Worst case scenario, I guess: opening up personally could be seen so negatively that I reach an impasse with the person I’m trying to help, and my job is to build trust in order to provide information. With regards to the man who has come closest to asking me outright, I doubt it would get to that stage – he might have opinions on it that I don’t like, and that’s just life, and the very fact that it’s nearly come up twice now suggests an openness. But you can never be sure.

Ha. It occurs to me that I haven’t been this hesitant to mention being gay since Freshers Week 2011. Doesn’t help, no doubt, that I’ve lived in such a middle class utopia since that it’s just never been an issue – not that that’s a bad thing. None of this is about me though. I don’t think there’s an answer – like most things in Calais, finding a solution is like searching for a needle in a haystack only to later realise that the needle wasn’t even there in the first place.

It’s weighing up what I can do to help, most effectively and usefully, while balancing my own values. This isn’t an issue restricted to sexuality in Calais, or indeed elsewhere in even more hostile environments: if anybody wants to try to tackle “Gender, and Calais”, I’d love to read it.

My only other dealing with it thus far has been on the more negative end of the scale. Again Afghan, this man stands on a hill as the police clear their tents for the 4th day in a row, yelling in an impressively continuous dialogue for about half an hour. Nothing that helps his cause, though.


Tell that to his high school teacher.

I get a chance later to speak to him. Or, rather, he talks at me for a bit. He’s looking for Jesus, apparently. I tell him he’s probably not in the Jungle. He says something about just wanting safety here.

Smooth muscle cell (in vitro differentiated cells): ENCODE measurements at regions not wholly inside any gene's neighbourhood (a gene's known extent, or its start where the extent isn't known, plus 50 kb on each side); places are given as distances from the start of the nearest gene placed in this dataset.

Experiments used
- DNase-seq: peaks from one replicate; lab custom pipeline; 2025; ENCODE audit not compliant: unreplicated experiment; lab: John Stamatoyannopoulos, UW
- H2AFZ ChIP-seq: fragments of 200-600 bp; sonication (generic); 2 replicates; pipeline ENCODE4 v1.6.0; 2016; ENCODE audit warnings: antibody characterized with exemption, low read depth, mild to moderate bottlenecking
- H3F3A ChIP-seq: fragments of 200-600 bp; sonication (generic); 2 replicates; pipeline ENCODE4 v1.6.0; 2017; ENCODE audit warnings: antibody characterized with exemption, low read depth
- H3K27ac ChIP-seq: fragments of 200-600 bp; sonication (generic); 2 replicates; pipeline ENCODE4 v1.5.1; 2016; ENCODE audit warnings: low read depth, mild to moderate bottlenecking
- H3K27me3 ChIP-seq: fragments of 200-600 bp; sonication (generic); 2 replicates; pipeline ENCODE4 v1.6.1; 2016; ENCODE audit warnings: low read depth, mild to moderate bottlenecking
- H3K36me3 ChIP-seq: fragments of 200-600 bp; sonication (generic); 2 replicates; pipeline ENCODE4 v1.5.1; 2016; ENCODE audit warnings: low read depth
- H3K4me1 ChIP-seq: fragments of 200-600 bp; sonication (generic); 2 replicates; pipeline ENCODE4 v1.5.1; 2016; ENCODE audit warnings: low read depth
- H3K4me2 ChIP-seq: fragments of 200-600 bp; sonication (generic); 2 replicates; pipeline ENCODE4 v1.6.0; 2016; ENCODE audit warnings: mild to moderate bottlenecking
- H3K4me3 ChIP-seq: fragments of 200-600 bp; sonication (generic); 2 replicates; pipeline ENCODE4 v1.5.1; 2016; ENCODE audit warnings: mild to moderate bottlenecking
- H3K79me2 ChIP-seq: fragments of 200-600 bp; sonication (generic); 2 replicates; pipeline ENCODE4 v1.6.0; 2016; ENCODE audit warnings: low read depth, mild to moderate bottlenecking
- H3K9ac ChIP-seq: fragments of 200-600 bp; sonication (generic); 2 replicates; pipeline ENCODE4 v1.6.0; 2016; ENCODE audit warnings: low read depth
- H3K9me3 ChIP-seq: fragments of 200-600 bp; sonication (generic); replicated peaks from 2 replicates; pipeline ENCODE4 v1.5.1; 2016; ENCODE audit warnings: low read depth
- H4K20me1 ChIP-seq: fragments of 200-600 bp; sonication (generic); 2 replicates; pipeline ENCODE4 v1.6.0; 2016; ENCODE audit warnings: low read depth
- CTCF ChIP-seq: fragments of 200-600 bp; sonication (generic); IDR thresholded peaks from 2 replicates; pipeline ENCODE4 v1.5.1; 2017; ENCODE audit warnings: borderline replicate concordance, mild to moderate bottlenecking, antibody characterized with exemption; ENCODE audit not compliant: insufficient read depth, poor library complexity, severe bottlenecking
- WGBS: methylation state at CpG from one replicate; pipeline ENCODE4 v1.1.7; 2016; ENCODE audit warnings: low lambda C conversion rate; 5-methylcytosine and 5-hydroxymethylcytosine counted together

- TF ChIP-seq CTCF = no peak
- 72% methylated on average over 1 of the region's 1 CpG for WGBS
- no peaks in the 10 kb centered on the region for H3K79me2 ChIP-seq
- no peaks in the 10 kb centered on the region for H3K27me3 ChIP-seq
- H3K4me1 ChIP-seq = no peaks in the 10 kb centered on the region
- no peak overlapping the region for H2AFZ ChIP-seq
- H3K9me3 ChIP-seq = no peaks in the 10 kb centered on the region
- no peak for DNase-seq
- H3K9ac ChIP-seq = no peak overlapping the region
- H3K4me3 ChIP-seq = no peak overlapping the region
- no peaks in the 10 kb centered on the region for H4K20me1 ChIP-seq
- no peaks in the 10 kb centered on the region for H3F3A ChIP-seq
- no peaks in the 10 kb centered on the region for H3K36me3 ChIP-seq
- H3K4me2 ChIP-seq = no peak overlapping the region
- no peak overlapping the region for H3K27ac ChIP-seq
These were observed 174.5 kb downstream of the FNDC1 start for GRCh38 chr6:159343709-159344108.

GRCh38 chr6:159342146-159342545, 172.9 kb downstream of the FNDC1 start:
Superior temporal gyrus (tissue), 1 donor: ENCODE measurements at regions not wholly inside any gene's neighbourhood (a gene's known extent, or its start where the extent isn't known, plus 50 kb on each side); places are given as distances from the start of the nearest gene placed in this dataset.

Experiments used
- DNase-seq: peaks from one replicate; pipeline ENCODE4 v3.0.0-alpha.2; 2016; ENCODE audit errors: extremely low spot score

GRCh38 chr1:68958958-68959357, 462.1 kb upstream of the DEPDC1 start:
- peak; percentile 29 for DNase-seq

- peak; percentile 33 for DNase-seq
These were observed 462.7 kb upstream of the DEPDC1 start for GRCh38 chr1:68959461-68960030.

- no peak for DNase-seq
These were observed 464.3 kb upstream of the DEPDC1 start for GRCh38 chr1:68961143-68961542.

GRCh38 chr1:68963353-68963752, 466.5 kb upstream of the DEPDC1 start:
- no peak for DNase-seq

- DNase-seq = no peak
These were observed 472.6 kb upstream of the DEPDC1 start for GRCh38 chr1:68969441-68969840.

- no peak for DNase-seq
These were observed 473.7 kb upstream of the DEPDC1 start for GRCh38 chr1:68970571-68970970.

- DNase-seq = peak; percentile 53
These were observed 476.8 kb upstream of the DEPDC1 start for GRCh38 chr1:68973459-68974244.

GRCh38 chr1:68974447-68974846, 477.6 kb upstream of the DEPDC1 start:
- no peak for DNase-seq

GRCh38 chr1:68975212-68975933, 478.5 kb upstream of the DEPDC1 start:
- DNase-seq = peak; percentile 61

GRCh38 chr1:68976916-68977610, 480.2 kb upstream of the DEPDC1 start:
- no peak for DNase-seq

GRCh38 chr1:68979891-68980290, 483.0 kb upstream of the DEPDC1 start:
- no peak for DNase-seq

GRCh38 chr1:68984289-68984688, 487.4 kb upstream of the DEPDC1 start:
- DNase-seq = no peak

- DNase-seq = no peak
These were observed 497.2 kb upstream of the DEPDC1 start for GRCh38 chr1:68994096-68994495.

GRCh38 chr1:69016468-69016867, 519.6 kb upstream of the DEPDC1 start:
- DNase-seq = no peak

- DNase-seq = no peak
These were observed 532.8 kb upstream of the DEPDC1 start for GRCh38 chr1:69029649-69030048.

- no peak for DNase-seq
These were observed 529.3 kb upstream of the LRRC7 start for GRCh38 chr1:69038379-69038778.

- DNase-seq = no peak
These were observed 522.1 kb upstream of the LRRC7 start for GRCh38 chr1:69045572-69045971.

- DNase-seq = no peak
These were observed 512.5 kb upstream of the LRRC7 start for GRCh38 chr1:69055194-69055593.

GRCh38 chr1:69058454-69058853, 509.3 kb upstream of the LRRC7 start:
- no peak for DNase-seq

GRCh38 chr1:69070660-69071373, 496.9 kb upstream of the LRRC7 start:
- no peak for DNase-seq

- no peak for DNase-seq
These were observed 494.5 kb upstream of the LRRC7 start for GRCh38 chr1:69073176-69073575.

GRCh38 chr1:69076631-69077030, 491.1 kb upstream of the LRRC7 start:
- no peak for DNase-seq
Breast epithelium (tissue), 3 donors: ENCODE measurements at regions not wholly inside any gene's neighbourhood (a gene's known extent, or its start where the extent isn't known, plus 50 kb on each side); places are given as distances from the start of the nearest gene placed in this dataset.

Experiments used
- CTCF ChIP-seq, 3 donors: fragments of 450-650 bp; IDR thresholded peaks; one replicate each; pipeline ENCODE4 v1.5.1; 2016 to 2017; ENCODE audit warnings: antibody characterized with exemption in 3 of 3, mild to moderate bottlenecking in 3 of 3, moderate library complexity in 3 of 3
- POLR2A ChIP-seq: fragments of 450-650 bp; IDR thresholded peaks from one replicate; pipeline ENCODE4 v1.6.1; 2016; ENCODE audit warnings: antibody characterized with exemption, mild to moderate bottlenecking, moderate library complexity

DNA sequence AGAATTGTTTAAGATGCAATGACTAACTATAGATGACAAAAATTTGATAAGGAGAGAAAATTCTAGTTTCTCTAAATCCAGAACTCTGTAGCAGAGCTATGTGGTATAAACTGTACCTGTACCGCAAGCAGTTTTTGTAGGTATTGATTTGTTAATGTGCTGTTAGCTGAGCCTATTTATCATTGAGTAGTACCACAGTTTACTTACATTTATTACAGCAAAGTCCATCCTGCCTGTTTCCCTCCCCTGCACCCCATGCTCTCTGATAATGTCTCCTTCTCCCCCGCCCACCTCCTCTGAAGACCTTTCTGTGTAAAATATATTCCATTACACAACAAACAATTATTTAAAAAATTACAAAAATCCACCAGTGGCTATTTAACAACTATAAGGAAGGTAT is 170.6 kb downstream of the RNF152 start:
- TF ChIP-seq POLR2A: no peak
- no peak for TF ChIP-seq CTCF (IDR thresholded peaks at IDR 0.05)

“Well, I can give you some information on claiming asylum in France, if you like.”

“No. Not France. All of France is gay. Too many gays.”

Right. I stand in the cold, muddy field, in scruffy double denim and a pink bobble hat, and brace myself. “Well, welcome to Europe.”

“No Europe. All over Europe, men are grabbing me here, grabbing me there. It’s a problem. Last night, there was a man standing over there. He offers us 200 euros for sex. He is disgusting. Gays are disgusting.”

No denying your first point, that’s fucking horrendous. Donate your 200 euros to charity and go have a wank you prick.

But, as to your second point…no, it’s not the time.

“No, France has too many gays. Girl gays are fine, but not boy gays. I will go to London. There are less gays there.”

Gurl, just you wait.


I’ve tried to address a couple of different issues here, from personal conversations in the field to what support we could offer in Calais to the wider context of LGBTQ+ refugees in Europe. I’ve possibly tried to explore too much in just 1000 words, but it’s really just a starting point for a complex issue which I’m sure I’ll return to again and again.


A stark reminder of why it can be so difficult to go beyond basic needs in Calais. Taken Tuesday 21st November 2017 at around 9am, a group of Afghan and Pakistani refugees, many of whom I’ve known for months now, look on in silent protest as the police destroy their belongings and tents for the 3rd day in a row.


Further reading:


The difficulties in identifying LGBTQ+ asylum seekers in Europe:


A photoseries of LGBTQ+ refugees from Iraq/Iran/Syria in Turkey (see also the photographer Bradley Secker’s website)


Looking at the problem of proving sexuality in asylum interviews in the Netherlands:


A Right to Remain article on Home Office asylum policy surrounding LGBTQ+ applications:


A 2015 article on homophobia and misogyny, and general lack of tact, by the Home Office:


It took until page 8 of Googling “sexuality and humanitarian work” to find it, but here’s an excellent masters thesis on the subject of “What are the systematic needs and experiences of LGBTQ humanitarian workers?” Would recommend the time taken to read through this.


Pinkwashing and Homonationalism, particularly in Israel and Palestine:


Lesbians and Gays Support the Migrants solidarity group: